His comment about me being dead, according to the Colonel, had been because the leaders of this group claimed that civilian leaders protesting the military takeover had all been shot and killed along with all their families. Since my dad had been considered one of those leaders, Eric had been told, as had all the children in this group, that I was brutally murdered. That explained his reaction, and only made me angrier at how this group of people was lying to their people for their own good.
Our 'classes' that day had actually consisted of placement tests administered by Captain Overton, a black female officer that was a mathematics teacher in the civilian world. I noted with amusement that they were placement tests from the college, not from a high school and we took four of them during the two hour period of classes. I also noticed on the forms that they had normally supposed to have been given over the course of an hour. She had just given them to us, and then given the next to us when we were finished.
Tuesday passed much the same, except this time we saw the Colonel in the Operations Center, taking the morning watch. It was amazing to me how different everyone acted when he was the room. Everyone seemed to vibrate with a little extra energy, a little extra attention to detail on whatever they were doing. The watch standers we were assigned with paid extra attention to us, testing us on our understanding of the material in the procedures manual, testing us on acronyms, and paying very close attention. As the time came close to lunch, and our departure, I felt the presence of Colonel Jacobs standing near us, listening as we actually used the radio headsets to communicate to a unit in the field. Corporal Thomas, my trainer, was on the circuit making sure I did the job correctly, but didn't say anything until I was done, giving me a soft congratulation on a successful transmission.
It felt good when I looked over my shoulder and saw the approving smile on the Colonel's face. Henry also received a smile and looked at me with a big grin on his face.
That afternoon we were at the gun range with Sergeant Connor's platoon. It wasn't easy taking the rifle and sighting on the man-shaped target, but after the first rounds were fired, it became easier. I knew that it was something I might have to face again, shooting a human, and although it would never be easy, I knew now I could do it, and would if the situation required such action. It didn't make the dreams any easier though, and I had a few each night, but they something I could deal with, a reminder of what it meant to have a conscious.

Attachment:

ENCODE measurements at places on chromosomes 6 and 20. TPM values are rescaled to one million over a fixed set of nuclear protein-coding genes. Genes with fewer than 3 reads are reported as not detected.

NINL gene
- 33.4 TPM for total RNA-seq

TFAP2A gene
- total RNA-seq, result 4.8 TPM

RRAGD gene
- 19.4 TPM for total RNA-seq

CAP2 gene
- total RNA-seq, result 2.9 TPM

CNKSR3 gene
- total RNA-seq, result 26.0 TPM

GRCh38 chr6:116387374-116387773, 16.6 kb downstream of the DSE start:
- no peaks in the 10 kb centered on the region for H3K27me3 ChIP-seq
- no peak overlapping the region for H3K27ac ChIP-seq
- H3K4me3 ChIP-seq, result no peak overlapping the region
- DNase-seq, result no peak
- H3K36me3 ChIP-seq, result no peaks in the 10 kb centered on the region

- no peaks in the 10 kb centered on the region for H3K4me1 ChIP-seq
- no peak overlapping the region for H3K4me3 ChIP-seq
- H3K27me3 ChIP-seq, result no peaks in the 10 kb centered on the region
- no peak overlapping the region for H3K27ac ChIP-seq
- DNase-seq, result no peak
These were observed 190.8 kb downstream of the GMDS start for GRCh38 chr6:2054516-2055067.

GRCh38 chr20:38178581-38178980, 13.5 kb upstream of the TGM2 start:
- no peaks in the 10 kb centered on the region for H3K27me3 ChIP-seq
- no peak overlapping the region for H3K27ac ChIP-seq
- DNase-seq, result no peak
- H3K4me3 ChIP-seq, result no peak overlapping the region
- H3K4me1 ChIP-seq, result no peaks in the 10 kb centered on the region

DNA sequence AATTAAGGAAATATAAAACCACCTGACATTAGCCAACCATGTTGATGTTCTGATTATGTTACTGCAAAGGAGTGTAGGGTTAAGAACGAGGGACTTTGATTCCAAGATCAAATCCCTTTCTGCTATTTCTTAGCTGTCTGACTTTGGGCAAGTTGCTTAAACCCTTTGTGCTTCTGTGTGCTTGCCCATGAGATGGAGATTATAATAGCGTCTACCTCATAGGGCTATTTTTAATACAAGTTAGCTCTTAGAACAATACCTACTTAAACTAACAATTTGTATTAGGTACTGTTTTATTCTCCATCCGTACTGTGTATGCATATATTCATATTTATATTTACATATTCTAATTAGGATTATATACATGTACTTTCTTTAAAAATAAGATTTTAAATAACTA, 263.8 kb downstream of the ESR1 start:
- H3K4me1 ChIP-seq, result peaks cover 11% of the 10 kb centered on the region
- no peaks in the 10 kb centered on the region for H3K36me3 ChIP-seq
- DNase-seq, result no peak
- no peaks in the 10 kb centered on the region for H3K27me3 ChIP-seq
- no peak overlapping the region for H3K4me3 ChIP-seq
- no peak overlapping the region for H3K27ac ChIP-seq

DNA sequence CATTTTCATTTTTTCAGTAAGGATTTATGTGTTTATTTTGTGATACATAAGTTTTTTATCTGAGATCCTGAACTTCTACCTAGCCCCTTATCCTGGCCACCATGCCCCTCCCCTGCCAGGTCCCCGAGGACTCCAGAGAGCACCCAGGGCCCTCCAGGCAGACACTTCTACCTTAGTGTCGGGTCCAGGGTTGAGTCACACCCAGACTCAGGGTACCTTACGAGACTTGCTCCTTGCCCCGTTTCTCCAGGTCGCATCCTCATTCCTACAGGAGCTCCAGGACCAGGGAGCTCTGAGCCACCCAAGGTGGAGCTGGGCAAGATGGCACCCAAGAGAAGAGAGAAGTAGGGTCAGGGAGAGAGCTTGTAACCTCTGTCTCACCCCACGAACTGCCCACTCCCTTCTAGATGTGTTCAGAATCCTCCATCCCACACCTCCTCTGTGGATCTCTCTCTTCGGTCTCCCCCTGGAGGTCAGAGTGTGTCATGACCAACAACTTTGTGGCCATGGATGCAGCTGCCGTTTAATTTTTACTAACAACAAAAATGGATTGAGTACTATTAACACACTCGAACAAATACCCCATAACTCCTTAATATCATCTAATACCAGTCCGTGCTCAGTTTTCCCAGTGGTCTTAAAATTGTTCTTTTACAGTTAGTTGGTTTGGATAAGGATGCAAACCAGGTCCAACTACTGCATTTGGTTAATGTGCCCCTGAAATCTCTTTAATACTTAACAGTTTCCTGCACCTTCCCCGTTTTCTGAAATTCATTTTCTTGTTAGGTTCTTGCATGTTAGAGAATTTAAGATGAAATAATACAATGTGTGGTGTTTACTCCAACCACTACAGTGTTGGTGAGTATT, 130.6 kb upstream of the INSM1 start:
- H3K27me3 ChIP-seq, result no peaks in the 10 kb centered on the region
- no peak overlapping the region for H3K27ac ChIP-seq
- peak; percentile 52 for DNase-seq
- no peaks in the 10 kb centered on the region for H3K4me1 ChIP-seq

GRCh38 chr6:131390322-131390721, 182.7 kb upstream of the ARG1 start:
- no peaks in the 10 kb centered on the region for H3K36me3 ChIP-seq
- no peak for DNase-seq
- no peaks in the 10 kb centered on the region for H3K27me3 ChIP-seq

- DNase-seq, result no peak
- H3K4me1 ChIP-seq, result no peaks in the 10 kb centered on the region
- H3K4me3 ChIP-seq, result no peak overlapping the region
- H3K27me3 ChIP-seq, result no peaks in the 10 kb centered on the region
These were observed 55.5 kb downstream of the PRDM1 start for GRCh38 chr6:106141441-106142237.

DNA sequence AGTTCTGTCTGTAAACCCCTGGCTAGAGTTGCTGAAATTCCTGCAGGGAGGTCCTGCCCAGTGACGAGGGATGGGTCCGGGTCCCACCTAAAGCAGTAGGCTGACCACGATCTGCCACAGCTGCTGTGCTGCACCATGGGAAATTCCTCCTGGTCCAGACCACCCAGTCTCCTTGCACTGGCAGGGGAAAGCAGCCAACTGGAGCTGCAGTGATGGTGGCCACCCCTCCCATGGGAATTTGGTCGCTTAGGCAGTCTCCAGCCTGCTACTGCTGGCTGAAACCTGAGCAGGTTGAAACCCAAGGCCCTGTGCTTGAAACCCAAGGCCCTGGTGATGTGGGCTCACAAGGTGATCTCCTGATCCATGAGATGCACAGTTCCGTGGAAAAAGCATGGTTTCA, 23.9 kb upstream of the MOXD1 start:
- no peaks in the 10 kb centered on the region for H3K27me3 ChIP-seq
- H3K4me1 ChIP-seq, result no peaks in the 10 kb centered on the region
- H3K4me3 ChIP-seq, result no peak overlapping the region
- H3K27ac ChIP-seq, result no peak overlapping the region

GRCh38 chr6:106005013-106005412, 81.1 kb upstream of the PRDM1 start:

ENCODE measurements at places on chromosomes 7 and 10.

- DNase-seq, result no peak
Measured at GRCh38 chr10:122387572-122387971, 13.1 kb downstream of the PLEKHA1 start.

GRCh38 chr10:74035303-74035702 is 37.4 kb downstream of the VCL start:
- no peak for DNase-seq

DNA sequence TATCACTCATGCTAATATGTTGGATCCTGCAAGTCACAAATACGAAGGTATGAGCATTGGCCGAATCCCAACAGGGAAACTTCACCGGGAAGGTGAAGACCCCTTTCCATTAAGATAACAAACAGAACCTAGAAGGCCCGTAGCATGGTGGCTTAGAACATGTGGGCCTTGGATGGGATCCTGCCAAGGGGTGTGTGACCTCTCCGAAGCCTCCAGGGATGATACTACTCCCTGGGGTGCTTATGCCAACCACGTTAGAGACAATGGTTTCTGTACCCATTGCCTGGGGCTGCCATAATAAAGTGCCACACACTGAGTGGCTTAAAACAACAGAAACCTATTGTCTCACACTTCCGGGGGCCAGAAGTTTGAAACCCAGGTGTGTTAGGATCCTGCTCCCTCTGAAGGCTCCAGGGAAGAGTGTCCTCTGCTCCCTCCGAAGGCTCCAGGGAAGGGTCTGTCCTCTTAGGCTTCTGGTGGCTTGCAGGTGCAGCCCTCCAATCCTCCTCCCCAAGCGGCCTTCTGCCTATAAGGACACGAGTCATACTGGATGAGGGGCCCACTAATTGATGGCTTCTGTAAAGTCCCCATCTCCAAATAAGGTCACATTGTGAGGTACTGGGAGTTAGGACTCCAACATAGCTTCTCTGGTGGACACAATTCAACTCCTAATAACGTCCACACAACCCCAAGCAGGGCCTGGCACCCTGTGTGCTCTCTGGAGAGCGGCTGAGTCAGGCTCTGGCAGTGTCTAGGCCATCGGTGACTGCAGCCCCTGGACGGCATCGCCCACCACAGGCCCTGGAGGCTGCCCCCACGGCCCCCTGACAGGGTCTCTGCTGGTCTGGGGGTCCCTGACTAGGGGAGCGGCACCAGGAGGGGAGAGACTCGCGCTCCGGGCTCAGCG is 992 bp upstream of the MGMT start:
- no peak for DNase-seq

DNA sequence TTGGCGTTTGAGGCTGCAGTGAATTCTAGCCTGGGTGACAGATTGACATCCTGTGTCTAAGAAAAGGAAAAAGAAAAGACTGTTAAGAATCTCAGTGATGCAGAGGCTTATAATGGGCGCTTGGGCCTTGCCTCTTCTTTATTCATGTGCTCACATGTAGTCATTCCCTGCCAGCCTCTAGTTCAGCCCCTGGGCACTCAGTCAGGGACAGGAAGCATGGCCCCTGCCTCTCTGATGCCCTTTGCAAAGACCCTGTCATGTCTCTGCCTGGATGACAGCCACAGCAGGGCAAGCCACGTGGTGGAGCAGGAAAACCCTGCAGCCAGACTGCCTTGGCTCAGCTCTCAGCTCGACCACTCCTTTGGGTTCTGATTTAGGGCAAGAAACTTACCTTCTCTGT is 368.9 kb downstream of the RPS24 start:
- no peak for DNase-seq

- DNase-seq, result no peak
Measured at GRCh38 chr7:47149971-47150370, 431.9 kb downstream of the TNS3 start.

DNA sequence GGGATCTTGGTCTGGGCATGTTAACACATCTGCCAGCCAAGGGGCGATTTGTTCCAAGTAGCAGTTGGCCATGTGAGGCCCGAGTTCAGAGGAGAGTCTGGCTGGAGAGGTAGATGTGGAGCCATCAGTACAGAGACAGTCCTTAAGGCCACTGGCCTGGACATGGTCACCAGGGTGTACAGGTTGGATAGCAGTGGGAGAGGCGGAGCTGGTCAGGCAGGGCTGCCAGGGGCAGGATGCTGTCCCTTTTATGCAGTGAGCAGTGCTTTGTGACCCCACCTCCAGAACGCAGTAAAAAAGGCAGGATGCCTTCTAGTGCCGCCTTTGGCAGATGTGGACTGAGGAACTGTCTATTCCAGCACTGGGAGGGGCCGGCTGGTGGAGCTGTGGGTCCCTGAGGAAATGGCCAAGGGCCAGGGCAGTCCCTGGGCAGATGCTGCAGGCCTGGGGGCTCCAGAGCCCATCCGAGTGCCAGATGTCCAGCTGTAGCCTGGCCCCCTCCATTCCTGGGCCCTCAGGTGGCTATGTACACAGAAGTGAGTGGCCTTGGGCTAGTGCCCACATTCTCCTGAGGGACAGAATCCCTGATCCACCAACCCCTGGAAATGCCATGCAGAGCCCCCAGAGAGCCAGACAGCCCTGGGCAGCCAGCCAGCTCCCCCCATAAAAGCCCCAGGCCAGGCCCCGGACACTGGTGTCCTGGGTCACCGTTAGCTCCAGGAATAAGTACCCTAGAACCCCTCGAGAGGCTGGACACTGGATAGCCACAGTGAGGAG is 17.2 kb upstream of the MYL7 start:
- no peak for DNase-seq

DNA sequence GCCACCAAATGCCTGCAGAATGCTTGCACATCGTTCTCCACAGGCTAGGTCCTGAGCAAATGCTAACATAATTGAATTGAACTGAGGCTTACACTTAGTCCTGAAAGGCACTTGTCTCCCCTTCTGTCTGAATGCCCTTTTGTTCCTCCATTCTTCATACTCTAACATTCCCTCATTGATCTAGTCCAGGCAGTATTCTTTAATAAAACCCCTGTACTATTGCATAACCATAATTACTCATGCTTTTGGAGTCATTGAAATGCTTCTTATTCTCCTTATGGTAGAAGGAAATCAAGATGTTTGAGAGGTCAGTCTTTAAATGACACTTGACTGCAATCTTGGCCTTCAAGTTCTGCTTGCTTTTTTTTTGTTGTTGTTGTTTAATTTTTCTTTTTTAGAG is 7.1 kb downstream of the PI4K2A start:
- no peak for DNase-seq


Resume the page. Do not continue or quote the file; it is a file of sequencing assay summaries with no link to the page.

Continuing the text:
Dinner that night was once again with the Colonel, except this time Major Jennings was also there. It was mostly those two men who talked that night, discussing the tanker that had docked in L.A. and was now being offloaded. Fuel would be moving out from there soon, protected by military escorts and replacing at least some of the supplies that had been taken away the weekend before on those planes.
They also discussed food distribution, and the sort of farmer's markets that were cropping up on the edges of town. Farmers were coming into town, and trading everything from fresh food to household items that didn't require power or gas to operate. They weren't taking money for their goods. No, they were taking everything from cans of gasoline people had hoarded from their cars (or stolen), to items that they couldn't get on their farms.
There were only two of them operating so far, but in all likelihood they would grow in number and size the longer things continued as they were. The two senior officers in the area discussed how to handle the situation. Both thought that they were actually good things, but the trading of gasoline (as well as conjectured future trading of kerosene and especially propane, something most farms used for a lot of purposes) would only continue to grow. The government was taking supplies from these farms, fresh fruits, vegetables and other food items in return for future 'credit' and plans in the future included paying off the 'credit' to the farmers with fuel when it became more available. Farm equipment used a lot of fuel, and paying off part of the 'credit' the government owed them by providing fuel was a good way to keep them producing.